Education results

Written by Rosa Colucci on .

I agree with Julie Mutmansky ("We Should Use Charter Schools' Successful Ideas for the Benefit of All," April 22 letters) that "providing all children with a high-quality education should be a high priority." That's why I support charter schools and other choices. The key is results, not the method of organization.

Since the charter law in our state passed in 1997, the number of charters has grown to nearly 150. According to the Pennsylvania Coalition of Charter Schools, more than 26,000 children are on waiting lists. Rather than a few people "sidestepping the system," as she says, parents are "voting with their feet" and going to charter schools when their children need help and are not getting it.

Both parties embrace charter schools, in part because voters say they want choices for their children. And experts in child development and cognition insist that education methods be tailored to individual student needs. Yet we have trouble accepting choices because we are stuck on whether schools are organized the old way or not.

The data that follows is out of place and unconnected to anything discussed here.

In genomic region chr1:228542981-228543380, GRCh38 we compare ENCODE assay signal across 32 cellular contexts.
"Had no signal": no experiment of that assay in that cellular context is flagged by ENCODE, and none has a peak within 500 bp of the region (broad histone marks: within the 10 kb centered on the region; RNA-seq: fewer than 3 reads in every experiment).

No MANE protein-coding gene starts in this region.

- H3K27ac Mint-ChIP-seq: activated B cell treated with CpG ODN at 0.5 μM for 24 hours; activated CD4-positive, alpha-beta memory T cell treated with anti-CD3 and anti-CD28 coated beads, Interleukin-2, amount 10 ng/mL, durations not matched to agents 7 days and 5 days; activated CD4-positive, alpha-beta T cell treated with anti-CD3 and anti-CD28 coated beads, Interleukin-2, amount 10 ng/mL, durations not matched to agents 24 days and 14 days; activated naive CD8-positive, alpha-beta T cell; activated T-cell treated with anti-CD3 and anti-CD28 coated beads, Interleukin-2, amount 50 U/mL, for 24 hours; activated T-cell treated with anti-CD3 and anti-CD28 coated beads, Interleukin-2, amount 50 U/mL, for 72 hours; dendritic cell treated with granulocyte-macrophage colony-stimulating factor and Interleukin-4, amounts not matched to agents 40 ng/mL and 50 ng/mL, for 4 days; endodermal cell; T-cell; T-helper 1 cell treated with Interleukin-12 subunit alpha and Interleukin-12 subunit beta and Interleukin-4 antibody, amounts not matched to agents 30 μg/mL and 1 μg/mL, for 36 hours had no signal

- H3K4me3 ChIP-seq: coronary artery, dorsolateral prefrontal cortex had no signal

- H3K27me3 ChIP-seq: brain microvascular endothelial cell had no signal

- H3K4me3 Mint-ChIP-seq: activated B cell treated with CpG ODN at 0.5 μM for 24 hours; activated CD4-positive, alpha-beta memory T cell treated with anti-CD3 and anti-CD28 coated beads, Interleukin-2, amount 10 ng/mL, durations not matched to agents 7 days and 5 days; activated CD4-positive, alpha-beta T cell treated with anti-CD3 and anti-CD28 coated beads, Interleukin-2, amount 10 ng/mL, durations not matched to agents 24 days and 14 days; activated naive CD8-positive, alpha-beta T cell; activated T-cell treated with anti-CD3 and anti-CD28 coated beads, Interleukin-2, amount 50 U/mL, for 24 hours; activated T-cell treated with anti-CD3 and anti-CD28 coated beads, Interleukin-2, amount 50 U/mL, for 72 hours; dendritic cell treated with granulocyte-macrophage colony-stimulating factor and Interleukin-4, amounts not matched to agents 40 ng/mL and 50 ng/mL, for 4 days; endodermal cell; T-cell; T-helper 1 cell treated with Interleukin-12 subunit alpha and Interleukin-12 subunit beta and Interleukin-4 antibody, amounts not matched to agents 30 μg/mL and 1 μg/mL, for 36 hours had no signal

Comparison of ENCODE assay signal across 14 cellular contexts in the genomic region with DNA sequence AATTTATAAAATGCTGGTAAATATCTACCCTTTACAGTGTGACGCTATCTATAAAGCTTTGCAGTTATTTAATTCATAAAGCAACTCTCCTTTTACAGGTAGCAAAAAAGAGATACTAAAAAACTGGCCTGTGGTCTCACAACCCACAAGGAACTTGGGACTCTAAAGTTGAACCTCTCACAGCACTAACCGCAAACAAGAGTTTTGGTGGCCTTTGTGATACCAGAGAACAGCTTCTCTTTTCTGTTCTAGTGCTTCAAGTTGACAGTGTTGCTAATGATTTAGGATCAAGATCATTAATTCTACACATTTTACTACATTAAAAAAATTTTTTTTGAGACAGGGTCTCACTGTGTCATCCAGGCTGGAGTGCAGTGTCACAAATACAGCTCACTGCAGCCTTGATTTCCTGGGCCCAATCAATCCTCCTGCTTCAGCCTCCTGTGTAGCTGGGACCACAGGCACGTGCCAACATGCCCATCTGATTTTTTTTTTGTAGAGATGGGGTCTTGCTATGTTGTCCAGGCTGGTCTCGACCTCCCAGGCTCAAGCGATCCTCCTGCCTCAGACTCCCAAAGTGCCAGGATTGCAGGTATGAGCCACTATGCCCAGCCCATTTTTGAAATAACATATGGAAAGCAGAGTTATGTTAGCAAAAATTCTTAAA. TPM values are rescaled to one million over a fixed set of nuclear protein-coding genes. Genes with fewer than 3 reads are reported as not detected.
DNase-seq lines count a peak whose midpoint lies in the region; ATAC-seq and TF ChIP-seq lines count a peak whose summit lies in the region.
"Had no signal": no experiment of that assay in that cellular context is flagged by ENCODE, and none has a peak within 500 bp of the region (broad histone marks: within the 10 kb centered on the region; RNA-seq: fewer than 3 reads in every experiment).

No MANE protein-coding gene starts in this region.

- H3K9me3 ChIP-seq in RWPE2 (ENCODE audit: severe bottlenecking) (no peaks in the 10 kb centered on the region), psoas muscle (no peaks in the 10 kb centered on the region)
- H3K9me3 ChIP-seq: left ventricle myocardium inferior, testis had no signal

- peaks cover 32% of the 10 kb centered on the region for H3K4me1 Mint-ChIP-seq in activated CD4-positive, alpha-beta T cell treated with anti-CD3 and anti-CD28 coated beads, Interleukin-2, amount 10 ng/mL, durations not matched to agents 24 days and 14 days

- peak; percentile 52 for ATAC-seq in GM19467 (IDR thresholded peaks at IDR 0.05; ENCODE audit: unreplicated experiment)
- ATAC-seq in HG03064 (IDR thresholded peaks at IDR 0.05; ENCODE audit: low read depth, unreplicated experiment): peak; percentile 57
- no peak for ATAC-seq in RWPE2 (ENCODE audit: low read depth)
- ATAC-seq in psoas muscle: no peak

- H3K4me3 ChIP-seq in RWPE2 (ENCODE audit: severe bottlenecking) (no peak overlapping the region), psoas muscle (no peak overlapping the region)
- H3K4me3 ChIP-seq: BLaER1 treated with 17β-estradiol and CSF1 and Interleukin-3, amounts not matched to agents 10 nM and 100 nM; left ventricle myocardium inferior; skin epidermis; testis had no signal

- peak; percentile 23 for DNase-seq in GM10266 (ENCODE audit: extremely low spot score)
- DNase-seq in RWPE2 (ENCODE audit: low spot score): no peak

Ms. Mutmansky says, "It's time for the system to move forward as a united front." Taxpayers are the "system," but their simple request that bad teachers be fired has been ignored for years. The data show that good (or bad) instruction has cumulative effects on student success. We do not tolerate spotty performance in our cars, videos or church and corporate structures - why should we in our schools?

While parents have the primary role in helping their students succeed, as taxpayers we should remain open to all ways to help all children learn.


Upper St. Clair

The writer was coordinator of the Accountability Initiative of the former Charter Schools Project at Duquesne University.


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